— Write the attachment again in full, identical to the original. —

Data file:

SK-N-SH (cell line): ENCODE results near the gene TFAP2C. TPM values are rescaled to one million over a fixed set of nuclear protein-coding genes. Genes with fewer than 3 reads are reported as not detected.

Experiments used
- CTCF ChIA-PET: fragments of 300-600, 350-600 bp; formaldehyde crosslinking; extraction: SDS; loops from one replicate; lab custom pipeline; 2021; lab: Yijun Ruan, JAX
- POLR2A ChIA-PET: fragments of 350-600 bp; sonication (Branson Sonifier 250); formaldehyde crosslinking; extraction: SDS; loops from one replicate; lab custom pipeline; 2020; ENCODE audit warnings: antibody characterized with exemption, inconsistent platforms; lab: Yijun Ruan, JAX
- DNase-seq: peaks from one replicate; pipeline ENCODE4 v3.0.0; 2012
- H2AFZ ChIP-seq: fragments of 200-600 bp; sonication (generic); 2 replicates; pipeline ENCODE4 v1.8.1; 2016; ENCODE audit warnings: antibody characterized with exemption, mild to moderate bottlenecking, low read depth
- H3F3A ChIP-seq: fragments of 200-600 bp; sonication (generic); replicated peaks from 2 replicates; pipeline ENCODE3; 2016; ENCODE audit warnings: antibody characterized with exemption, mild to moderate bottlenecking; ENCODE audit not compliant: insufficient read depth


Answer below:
SK-N-SH (cell line): ENCODE results near the gene TFAP2C. TPM values are rescaled to one million over a fixed set of nuclear protein-coding genes. Genes with fewer than 3 reads are reported as not detected.

Experiments used
- CTCF ChIA-PET: fragments of 300-600, 350-600 bp; formaldehyde crosslinking; extraction: SDS; loops from one replicate; lab custom pipeline; 2021; lab: Yijun Ruan, JAX
- POLR2A ChIA-PET: fragments of 350-600 bp; sonication (Branson Sonifier 250); formaldehyde crosslinking; extraction: SDS; loops from one replicate; lab custom pipeline; 2020; ENCODE audit warnings: antibody characterized with exemption, inconsistent platforms; lab: Yijun Ruan, JAX
- DNase-seq: peaks from one replicate; pipeline ENCODE4 v3.0.0; 2012
- H2AFZ ChIP-seq: fragments of 200-600 bp; sonication (generic); 2 replicates; pipeline ENCODE4 v1.8.1; 2016; ENCODE audit warnings: antibody characterized with exemption, mild to moderate bottlenecking, low read depth
- H3F3A ChIP-seq: fragments of 200-600 bp; sonication (generic); replicated peaks from 2 replicates; pipeline ENCODE3; 2016; ENCODE audit warnings: antibody characterized with exemption, mild to moderate bottlenecking; ENCODE audit not compliant: insufficient read depth